Parkdale, in Toronto’s West End, was a village in 1882. I don’t mean “village” in the way the term’s used by our local Business Improvement Group: I mean a genuine hamlet, separate from the big, mean City of Toronto (in fact: separated by fields). My street — all assertive orange brick and brash stained glass in extraordinary hues of emerald and purple — was probably resented as a subdivision for the nouveau riche (in much the same way a new crop of mega-homes in today’s suburbs might be).
But that’s where the parallels end. Those Victorians loved inbuilt decoration, and they loved quality. The mantra must have been, “Why underbuild when we can overbuild?” The timbers, plaster, glass and infrastructure of these late 19th-century homes are far heftier than the materials of today.
I’m not slavish about pleasing the ghosts in my house but I do get a kick out of the fact that those Victorians — my Victorians — would have had an upright piano in the parlour (as do we), and slept in the second floor Master (as do we), and probably really loved decorating their mantel (as do I). Here it is:
Ironically, the lovely mantel and fireplace pictured above was not original to my house. We had quite a bit of intact deliciousness but the fireplace was one of the gems rudely yanked out, probably in the modern-mad mid-20th century.
We spotted this beauty at a salvage pleasure-palace, Addison’s Inc., and we were insufferably thrilled. It’s likely prettier than the original because of that gorgeous periwinkle blue tile in the middle.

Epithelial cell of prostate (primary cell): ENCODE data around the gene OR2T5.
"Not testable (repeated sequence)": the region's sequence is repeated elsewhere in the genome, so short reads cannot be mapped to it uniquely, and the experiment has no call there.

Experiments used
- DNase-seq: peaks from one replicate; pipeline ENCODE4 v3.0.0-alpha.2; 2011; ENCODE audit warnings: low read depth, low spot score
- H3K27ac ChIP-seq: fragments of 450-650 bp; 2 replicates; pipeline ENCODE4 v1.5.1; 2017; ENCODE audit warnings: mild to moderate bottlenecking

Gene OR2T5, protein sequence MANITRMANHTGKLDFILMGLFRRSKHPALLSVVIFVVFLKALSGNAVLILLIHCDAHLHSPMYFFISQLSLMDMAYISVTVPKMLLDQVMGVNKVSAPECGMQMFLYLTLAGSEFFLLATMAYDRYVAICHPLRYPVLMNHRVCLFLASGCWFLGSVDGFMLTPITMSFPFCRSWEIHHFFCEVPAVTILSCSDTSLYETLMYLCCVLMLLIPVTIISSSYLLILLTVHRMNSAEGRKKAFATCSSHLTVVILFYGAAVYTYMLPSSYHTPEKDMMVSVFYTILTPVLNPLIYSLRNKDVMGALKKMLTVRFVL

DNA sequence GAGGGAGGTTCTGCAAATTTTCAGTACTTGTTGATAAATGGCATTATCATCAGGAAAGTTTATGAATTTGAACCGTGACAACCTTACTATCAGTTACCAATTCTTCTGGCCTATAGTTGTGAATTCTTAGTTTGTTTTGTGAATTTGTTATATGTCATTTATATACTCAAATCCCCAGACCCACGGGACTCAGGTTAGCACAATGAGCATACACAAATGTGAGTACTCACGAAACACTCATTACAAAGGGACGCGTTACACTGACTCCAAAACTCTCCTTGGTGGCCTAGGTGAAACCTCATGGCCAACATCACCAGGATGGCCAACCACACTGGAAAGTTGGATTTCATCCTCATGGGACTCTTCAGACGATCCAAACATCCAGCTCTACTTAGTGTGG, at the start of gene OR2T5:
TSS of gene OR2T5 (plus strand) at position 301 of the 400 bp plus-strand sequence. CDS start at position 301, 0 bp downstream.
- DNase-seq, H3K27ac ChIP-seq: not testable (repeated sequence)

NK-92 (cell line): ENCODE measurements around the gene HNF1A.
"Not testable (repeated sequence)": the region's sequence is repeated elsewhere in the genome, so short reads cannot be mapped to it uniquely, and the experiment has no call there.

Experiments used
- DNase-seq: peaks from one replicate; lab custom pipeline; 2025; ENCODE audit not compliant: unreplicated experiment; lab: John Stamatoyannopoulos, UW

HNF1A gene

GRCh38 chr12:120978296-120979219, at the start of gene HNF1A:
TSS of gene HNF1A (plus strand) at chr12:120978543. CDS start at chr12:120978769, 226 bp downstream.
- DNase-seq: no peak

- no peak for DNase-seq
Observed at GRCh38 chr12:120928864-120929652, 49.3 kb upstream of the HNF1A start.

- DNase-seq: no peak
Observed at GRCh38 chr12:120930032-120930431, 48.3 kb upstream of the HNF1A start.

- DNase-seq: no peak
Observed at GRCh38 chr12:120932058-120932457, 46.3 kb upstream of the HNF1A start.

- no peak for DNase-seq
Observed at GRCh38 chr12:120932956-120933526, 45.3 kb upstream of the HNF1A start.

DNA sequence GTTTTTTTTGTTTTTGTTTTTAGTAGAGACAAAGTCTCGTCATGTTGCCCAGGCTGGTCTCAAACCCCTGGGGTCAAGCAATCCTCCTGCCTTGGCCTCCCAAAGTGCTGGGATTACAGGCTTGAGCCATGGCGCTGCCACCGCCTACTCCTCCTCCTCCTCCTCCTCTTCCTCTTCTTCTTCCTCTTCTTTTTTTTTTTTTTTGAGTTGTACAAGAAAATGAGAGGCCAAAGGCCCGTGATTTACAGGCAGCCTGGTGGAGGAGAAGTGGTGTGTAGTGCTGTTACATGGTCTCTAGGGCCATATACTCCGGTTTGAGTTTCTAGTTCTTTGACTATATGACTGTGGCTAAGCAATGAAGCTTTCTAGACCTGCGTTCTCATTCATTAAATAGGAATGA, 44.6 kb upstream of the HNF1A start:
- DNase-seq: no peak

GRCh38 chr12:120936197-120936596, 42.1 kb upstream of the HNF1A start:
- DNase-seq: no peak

When talented HGTV.ca columnist Emma Reddington offered to style my mantel for a mid-November feature on hearth decoration in The Globe and Mail’s “Style” section, I was intrigued to see what she’d make of it. (One would not be a genius to guess that, of three re-stylings in Emma’s article, mine was to be the “Victorian” one.)
Here’s Emma’s “intervention,” as shot by interiors photographer par excellence, Kristin Sjaarda:
I really like Emma’s retake. She didn’t go all tartan bows and crystal candelabras, as came to my mind when I thought of the juxtaposition of “Victorian” and “Christmas.” And she didn’t box up every last item of my stuff and replace it with props, either. Instead, she used glossy satin ribbons to riff off of the pale, modern colour palette I’d cooked up with the base grey and the blue of the wall. She also punched things up, juicy emerald style, with those fresh little potted evergreens. Retaining the sapphire blue I already had going with the big Moroccan plate (owner’s own, friends, owner’s own), Emma built a blue-and-white theme by adding more Wedgwoody flavour in various shapes and sizes.
I was happy that she decided to retain the children’s bookish (OK: slightly insane) West Elm elephant table lamp I’d just treated myself to. Mr. Elephant was eyecatching on the floor and amplified the blue-and-white theme, while a gorgeous vase of wintry red berries added height — and festive joy — where the lamp had been. A white ceramic deer candelabra made things very Christmassy by referencing, without slavishly replicating, the themes and of both the season and the era.
I learned a lot about styling the perfect mantelpiece through looking at Emma’s work. Not only do I now keep a few pretty logs in the fireplace, but I also stayed with her blue-and-white feel by adding a few crafts painted by my daughter. I love the “after-after” as much as the “after” version: